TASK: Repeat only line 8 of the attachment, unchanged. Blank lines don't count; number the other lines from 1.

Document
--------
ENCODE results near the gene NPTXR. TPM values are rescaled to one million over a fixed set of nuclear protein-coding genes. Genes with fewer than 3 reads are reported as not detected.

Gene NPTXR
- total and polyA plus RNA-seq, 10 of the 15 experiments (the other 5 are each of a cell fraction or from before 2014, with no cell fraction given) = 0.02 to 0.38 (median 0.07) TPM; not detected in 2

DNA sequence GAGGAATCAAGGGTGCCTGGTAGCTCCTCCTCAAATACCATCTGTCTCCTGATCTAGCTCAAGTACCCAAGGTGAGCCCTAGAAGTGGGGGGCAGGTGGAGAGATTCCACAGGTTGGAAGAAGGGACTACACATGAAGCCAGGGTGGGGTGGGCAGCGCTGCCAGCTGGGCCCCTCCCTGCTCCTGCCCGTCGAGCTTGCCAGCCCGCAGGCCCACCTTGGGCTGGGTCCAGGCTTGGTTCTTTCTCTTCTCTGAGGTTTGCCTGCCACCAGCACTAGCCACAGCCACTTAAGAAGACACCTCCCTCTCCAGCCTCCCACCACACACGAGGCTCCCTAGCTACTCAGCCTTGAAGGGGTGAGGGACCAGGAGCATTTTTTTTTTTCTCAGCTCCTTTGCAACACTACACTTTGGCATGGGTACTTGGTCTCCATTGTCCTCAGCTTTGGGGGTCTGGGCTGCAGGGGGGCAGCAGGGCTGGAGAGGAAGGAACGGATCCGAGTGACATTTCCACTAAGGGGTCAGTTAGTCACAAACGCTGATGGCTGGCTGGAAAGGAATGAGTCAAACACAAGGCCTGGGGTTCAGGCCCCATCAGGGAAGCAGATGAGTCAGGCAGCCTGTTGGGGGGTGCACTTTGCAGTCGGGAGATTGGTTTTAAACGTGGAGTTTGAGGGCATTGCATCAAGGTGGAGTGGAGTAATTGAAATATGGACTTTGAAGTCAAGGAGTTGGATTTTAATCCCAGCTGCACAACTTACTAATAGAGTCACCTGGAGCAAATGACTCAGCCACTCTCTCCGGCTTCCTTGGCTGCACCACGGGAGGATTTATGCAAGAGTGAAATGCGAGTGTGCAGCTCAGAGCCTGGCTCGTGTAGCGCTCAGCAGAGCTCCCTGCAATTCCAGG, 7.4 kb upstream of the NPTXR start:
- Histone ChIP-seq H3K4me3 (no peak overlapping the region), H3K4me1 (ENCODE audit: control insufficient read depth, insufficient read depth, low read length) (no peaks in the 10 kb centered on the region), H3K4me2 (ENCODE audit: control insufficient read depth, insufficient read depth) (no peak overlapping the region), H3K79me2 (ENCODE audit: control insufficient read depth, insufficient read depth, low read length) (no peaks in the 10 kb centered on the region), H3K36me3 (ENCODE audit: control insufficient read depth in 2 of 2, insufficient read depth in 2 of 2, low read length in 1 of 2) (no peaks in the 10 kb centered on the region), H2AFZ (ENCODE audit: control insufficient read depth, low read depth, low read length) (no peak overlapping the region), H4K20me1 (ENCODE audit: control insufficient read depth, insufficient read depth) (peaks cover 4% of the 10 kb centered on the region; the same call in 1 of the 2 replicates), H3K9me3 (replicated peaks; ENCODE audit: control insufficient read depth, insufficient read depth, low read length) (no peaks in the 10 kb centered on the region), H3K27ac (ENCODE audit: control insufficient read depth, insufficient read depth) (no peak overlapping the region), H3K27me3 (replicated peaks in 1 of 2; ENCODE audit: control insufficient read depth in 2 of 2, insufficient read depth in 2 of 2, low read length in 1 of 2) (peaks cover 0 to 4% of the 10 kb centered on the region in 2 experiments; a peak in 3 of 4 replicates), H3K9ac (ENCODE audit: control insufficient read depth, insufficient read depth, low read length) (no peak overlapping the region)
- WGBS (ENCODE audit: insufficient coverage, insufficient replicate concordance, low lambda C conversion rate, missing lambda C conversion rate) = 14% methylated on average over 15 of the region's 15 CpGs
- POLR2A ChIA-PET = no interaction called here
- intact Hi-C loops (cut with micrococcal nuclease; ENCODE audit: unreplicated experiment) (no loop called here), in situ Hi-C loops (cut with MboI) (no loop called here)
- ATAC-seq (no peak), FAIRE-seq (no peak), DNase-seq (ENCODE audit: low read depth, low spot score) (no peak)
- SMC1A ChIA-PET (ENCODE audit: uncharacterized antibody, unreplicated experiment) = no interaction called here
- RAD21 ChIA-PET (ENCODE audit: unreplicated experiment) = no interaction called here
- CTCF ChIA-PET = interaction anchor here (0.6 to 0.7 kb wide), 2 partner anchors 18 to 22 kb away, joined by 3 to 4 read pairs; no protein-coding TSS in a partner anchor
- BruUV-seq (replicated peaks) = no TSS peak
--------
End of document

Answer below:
- intact Hi-C loops (cut with micrococcal nuclease; ENCODE audit: unreplicated experiment) (no loop called here), in situ Hi-C loops (cut with MboI) (no loop called here)